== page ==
Blackpaint 313 – Pretentious is a Pre-condition


Fred Cuming

Saw a book of Cuming’s paintings – landscapes, gardens, studio interiors – today.  Doesn’t sound very exciting, but they are really stunning; I looked him up on Google Images and they all looked very similar, sort of blue and misty.  when you zoom them, though, the glowing fires concealed open up.  I don’t usually go for traditional landscape and figurative painters – modern ones, that is – but he’s great; best English  figurative stuff I’ve seen since Rose Hilton, up in Cork Street a few months ago.

Albert Irvin

Bought a cheapo catalogue of Irvin (see last blog) up at King’s Place the other day; the usual eye – burning raspberry, yellow and green stars and flowers etc.; I was surprised to read that an early influence was De Kooning; apparently, he (Irvin) used a lot of black in those days – don’t think he touches it now.  But his main influence was Peter Lanyon.  I can see that in the sweeping brushstrokes sometimes, but not in the colours.  Good, if short,  essay by Alice Correia, containing some interesting observations about abstraction:

Irvin

Lanyon

Cinema

I think I’ve only seen four films at the cinema this year; all of them were great.  They were Days of Heaven (Malick), Il Quattro Volte (Michelangelo Frammartino), Caves of Forgotten Dreams (Herzog) and We need to Talk about Kevin (Lynne Ramsay).  See previous blogs on all.   But this has been  a year in which I got into “World Cinema” in a serious way and discovered a world of pleasure (and pain) by accepting certain pre-conditions:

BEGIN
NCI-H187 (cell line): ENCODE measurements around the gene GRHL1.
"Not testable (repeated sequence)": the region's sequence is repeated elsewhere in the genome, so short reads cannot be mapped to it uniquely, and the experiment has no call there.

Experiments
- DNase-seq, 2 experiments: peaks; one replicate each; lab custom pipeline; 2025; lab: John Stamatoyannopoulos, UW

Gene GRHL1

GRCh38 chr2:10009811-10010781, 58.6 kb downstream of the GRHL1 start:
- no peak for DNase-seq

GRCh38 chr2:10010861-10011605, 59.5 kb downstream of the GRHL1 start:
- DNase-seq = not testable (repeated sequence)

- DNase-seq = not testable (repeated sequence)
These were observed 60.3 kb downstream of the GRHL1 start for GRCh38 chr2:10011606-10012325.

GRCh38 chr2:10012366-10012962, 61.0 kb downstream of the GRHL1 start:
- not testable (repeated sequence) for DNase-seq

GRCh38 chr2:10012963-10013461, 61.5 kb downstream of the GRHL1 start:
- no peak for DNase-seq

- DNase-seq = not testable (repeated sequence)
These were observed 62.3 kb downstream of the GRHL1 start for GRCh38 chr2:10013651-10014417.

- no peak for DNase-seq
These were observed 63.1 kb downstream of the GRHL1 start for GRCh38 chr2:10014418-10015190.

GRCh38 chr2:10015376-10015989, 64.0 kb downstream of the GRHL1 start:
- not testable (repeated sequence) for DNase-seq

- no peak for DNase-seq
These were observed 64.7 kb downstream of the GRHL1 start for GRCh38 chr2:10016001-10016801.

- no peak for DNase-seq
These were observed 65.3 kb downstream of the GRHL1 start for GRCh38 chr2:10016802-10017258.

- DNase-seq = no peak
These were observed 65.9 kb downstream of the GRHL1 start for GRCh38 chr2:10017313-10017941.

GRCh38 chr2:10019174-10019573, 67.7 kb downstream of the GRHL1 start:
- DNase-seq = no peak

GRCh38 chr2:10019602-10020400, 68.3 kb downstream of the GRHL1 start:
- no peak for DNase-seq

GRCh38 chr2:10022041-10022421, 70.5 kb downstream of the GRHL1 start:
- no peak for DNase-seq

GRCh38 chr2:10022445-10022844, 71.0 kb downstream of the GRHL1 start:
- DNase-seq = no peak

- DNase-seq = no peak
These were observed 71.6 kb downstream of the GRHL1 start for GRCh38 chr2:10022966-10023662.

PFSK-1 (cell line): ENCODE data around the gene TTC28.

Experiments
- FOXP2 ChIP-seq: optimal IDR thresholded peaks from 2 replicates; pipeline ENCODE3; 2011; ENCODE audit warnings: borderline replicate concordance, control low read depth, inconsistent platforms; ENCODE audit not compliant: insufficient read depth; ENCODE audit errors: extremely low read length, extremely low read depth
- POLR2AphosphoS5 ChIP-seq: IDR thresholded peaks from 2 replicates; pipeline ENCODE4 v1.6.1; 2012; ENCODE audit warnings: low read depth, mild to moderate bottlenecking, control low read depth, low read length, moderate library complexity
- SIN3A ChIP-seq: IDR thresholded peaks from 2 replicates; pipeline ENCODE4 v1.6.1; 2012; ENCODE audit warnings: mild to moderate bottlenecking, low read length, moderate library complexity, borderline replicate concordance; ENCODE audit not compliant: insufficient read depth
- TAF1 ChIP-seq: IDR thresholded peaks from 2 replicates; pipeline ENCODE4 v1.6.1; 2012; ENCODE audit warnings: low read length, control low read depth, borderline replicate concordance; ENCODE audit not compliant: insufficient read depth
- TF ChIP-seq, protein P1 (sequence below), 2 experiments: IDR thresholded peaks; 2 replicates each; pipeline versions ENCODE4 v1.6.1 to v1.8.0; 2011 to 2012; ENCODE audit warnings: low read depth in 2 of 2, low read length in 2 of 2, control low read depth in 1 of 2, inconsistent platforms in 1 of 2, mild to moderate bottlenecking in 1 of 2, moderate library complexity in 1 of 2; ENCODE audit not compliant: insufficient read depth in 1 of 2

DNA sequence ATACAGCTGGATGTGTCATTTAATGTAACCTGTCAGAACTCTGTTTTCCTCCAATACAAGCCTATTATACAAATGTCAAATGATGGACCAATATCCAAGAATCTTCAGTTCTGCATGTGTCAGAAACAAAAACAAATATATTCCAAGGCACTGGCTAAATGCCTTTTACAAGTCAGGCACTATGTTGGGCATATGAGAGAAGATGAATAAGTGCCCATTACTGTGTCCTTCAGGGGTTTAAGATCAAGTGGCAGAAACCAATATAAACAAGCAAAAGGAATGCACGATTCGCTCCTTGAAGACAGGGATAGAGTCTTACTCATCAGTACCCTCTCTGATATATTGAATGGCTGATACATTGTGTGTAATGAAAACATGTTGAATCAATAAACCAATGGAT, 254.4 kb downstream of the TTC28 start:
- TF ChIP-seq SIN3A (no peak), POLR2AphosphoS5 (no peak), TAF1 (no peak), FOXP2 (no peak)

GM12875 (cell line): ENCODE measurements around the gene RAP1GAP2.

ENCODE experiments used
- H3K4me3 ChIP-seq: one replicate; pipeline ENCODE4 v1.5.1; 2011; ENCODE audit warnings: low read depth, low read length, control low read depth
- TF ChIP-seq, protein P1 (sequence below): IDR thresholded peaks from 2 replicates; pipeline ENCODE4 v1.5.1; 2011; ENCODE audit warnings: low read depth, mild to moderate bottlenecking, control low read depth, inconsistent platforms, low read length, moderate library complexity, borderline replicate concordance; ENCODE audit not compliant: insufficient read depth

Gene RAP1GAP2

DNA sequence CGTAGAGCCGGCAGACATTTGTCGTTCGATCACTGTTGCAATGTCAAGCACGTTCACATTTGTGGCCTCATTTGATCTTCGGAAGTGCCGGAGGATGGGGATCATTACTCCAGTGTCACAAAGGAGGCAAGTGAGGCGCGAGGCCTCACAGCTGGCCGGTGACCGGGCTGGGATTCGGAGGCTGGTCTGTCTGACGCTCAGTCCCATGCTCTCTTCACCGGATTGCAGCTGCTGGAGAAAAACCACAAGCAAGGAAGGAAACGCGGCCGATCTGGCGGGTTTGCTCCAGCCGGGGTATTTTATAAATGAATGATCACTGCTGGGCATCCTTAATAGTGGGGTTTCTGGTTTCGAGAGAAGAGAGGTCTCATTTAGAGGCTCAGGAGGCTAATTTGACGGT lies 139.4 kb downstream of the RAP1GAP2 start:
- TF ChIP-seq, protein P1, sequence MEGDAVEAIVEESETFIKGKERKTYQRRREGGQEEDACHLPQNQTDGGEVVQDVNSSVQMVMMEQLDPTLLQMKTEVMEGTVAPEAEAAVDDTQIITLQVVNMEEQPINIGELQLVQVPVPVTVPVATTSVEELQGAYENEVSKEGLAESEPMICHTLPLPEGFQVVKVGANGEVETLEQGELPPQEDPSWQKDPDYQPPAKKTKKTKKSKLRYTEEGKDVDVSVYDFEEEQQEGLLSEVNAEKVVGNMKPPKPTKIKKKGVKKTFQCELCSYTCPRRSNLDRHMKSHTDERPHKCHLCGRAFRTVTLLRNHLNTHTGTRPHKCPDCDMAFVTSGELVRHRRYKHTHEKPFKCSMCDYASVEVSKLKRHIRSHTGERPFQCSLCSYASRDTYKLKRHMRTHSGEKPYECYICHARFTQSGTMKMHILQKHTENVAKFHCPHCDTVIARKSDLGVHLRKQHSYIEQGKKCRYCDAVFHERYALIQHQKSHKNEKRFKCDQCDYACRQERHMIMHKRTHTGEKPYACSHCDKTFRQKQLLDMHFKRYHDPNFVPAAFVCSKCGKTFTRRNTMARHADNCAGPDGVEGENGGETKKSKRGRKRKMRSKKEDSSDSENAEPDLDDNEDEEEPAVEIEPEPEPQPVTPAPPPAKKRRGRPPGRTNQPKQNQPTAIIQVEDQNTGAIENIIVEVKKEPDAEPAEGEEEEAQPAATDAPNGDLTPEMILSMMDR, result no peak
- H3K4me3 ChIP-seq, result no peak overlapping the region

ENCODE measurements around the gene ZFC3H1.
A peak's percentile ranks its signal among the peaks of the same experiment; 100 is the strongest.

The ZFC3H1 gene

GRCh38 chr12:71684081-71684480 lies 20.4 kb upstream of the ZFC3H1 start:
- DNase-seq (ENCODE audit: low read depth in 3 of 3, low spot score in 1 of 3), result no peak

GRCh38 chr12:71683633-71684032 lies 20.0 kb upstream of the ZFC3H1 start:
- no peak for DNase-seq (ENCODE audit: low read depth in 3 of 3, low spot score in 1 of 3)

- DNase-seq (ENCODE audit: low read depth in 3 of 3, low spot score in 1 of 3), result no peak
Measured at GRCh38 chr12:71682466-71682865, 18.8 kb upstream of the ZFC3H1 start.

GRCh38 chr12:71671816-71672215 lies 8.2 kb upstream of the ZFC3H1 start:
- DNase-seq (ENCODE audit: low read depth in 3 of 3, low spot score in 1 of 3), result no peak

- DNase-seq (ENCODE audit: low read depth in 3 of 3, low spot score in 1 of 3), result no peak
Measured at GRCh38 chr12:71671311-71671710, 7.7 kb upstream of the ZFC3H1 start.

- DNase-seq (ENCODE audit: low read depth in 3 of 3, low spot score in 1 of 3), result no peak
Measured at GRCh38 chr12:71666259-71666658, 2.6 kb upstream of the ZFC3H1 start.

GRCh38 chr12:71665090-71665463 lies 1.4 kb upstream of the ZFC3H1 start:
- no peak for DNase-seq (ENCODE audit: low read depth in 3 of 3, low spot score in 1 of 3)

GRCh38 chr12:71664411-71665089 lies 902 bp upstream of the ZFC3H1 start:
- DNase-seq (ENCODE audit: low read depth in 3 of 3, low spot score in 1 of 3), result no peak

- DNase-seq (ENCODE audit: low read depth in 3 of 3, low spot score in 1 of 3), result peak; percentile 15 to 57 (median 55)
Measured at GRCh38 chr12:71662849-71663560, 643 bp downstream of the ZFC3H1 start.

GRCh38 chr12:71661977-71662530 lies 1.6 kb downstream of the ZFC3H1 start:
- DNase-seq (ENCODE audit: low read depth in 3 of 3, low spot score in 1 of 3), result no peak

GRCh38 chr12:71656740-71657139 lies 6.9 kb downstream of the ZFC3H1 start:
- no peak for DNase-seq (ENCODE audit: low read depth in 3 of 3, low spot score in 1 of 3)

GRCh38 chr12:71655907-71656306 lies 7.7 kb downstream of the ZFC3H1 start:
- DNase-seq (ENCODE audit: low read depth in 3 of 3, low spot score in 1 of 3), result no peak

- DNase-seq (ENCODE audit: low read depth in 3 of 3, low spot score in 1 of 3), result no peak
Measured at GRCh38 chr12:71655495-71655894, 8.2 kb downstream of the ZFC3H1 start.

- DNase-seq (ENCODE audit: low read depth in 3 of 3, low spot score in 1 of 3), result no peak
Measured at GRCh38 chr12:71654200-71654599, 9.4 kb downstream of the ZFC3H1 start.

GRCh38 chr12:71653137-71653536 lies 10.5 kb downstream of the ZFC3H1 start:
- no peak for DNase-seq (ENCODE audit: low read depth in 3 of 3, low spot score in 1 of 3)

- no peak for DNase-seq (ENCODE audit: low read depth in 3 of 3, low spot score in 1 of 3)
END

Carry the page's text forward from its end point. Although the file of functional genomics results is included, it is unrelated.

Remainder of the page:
First, don’t demand a story.  You might find there is one after a while, but watch the film for the images (sound as well as visual).  Second, half-hour chunks can be good – I love Bela Tarr, but I’m not ready to do a whole film at one sitting (unless, like a number of his characters, I am very drunk on Hungarian fruit brandy).  Third, don’t scorn pretention; all art is arrogant and pretentious, or it is if it’s any good. 

10 Best films I’ve seen on DVD this year are:

Satantango, Bela Tarr (twice)

Russian Ark, Sokurov (three times)

Amarcord, Fellini (twice)

l’Age d’Or/le Chien Andalou, Bunuel/Dali (three or four times)

Satyricon, Fellini

Damnation, Bela Tarr

Werckmeister Harmonies, Tarr

Salo, Pasolini

The Discreet Charm of the Bourgeoisie, Bunuel

Women in Love, Ken Russell.

I want to publish, so it’s a bit short today.  I see I have a bad attack of brackets, so will try to avoid them henceforth (will do my best, anyway).

Figures in a Landscape

Blackpaint

17/12/11

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